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Whether a Husband Identifies as a Breadwinner Depends on Whether He Respects His Wife’s Career — Not on How Much She Earns

Whether a Husband Identifies as a Breadwinner Depends on Whether He Respects His Wife’s Career — Not on How Much She Earns | Gender and Crime | Scoop.it
Professional careers are notorious for demanding that people be single-mindedly devoted to work. It’s a demand that is often especially acute for men, who face rigid expectations that being a successful man requires having a successful career, and that “success” means power and money.

Men have traditionally satisfied these expectations by taking on the role of a work-devoted breadwinner, supported by a wife who does not work or who places his career first. But many heterosexual men today are married to women who pursue demanding careers of their own; moreover, many women expect that their husbands will support their careers and be more engaged in family life than previous generations of men have been.

The contradiction between the traditional image of the successful man and the reality of men’s lives creates a conundrum: How do men make sense of who they are in relation to their work, given their wives’ careers?

My research suggests that while some men fall back on the classic identity of a breadwinner, others respond to this tension by adopting the modern identity of what I call a “breadsharer.” Research on dual-career couples often focuses on how spouses balance their earnings or work hours, but my research showed that these groups of men differed most fundamentally in how they perceived the social status of their wives’ work — its worth and prestige in society. This perception in turn shaped how men described the financial value of their wives’ work. In other words, wages are far more than just dollars: As sociologist Viviana Zelizer has eloquently detailed, money is imbued with meaning, and this meaning shapes how we regard and treat that money. My research reveals how men’s evaluations of the prestige and social worth of their wives’ work shaped how they positioned their wives’ earnings — namely in ways that diminished or that elevated their financial value.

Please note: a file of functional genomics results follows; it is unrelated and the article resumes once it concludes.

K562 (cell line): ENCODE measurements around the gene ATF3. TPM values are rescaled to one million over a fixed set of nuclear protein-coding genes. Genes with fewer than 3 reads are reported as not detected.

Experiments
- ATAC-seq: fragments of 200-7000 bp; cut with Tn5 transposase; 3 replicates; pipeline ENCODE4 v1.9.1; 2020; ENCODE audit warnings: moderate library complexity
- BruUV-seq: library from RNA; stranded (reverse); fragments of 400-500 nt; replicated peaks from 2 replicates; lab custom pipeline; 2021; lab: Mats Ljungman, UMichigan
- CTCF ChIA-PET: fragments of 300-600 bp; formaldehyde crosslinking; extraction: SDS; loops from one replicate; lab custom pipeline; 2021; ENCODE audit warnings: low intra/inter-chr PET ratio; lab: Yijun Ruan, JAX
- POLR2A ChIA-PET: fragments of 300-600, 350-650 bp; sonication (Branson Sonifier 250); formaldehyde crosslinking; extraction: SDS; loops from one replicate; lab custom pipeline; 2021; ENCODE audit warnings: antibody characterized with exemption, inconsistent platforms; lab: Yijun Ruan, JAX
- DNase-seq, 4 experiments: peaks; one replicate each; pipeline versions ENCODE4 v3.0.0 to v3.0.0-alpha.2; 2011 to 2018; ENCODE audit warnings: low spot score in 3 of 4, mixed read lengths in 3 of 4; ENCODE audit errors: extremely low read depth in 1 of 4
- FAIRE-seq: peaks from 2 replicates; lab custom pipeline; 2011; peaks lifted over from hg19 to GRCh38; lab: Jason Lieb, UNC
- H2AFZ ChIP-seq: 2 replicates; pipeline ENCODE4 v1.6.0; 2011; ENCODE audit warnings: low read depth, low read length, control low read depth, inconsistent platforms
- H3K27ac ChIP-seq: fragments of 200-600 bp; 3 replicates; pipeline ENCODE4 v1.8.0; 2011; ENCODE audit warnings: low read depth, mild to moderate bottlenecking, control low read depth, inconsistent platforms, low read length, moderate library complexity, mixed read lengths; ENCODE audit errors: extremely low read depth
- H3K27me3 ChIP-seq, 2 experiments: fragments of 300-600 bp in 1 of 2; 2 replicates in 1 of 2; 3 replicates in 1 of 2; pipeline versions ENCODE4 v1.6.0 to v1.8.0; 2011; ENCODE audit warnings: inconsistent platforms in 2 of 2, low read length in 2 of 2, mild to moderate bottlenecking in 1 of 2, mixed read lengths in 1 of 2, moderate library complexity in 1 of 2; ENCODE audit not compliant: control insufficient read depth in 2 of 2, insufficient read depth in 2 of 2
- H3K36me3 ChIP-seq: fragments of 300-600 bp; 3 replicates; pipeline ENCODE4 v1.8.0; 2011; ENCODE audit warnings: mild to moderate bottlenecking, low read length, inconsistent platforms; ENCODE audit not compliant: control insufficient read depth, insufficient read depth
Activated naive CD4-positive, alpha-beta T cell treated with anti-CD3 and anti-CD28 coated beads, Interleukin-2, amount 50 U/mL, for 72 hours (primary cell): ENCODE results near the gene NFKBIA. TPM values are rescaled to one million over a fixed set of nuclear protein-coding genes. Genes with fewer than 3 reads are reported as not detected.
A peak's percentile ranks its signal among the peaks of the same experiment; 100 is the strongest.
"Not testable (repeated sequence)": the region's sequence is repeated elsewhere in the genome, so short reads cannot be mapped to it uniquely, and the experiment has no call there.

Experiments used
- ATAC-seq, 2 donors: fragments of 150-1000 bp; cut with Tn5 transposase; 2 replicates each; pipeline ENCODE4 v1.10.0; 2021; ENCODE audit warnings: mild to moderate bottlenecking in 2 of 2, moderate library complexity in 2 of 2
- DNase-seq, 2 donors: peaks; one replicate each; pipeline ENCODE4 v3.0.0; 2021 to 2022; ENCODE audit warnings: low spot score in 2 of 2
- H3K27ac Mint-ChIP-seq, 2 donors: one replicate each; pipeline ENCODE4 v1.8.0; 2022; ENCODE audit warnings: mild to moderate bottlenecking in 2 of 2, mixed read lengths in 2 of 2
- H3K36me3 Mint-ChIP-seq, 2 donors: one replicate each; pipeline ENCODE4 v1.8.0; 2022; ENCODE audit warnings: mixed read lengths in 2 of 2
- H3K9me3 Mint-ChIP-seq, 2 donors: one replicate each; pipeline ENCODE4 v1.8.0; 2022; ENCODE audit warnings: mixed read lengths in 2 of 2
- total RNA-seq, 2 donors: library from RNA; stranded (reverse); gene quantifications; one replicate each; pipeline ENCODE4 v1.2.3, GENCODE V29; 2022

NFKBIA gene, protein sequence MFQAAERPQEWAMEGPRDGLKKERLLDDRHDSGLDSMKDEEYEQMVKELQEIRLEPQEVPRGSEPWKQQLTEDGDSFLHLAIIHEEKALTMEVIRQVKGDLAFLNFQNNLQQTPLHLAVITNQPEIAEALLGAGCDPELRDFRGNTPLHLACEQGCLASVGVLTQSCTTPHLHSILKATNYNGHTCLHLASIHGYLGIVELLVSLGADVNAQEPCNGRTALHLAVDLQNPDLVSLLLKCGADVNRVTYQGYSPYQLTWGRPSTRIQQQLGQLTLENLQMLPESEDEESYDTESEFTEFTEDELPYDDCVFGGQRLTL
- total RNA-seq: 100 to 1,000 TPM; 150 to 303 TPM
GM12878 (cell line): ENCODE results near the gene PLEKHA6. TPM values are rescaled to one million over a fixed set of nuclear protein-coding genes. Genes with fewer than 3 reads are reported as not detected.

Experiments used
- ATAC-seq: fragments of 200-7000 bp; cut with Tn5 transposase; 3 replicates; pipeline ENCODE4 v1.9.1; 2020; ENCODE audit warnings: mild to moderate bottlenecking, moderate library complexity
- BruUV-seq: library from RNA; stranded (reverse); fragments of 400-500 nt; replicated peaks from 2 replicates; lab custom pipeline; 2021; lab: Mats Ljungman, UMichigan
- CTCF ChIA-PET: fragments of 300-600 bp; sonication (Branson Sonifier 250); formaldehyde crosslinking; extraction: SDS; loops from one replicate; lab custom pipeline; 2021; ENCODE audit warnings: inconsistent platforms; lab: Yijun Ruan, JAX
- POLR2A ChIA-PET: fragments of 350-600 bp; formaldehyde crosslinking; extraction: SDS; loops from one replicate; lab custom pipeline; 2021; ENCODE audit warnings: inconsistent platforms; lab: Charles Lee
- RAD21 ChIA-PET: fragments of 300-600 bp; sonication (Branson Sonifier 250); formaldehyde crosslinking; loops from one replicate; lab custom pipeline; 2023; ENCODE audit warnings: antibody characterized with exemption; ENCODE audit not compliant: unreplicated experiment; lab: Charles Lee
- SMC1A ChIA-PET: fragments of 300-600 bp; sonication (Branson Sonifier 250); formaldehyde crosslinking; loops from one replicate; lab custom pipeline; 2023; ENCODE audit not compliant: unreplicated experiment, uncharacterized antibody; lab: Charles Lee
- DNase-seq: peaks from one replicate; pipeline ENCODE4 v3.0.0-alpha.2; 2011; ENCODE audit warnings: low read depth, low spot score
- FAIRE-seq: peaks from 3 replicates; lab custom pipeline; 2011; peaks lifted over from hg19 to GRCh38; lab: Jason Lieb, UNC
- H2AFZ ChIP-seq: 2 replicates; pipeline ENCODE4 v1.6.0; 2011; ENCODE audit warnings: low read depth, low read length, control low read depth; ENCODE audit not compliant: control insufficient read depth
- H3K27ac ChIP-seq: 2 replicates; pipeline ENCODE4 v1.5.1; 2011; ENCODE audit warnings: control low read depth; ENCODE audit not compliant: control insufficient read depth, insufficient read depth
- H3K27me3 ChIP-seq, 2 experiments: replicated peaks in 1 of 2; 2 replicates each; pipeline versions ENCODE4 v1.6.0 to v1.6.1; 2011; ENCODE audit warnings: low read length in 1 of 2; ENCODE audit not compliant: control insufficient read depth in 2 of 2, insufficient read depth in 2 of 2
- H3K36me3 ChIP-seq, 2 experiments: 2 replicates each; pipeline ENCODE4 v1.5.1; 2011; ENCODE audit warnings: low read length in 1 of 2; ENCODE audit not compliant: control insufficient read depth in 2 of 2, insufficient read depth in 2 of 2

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Devon Smale's comment, July 12, 8:48 PM
Very interesting article and I think that the breadwinner mentality is somewhat dated. I think that men and women share common interests and I think that if a woman stays home and does not work, that she is not less than her husband. I also think that one of the men interviewed brought up a good point that because his wife worked that he could afford to stand up for himself and not be worried about being fired because the mortgage would still be paid. I think that this form of dual income is what brings both the husband and the wife securities within their jobs because they can afford to take more risks than someone who is married but they only have 1 income.
Jessi Willeto's comment, July 14, 5:49 PM
This is a very interesting study. I think I could have inferred the results on my own, though, just because it's quite predictable that there would be an odd identity issue surrounding “breadwinners”. I believe this also has to do with the fact of expected masculinity, and what it means to be a man, as we are socialized in society. It's changing, but there is still a lot of men that are trapped in this idea of what it is to be a man. Minimizing their wive's success is a way to keep them on the expected pedestal of masculinity. It's unfortunate for both the men and the women.
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Domestic Violence Protective Orders Can Now Include Pets in Rhode Island

Rhode Island's governor has signed legislation to allow domestic violence protective orders to include pets.

Democratic Gov. Gina Raimondo signed the legislation introduced by Senate President Dominic
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Christa Lynch's comment, July 14, 9:01 PM
Awesome, another state, hopefully more will follow!! So many times, there has been violence against defenseless animals during domestic violence. It is heartbreaking. I have heard several stories personally about pets being killed or abused to torture a person in a domestic violence situation. We have all seen the videos on social media also. I think animal cruelty is the most disgusting thing that goes severely unpunished. But when you incorporate it with domestic violence, it is a form of control and further abuse.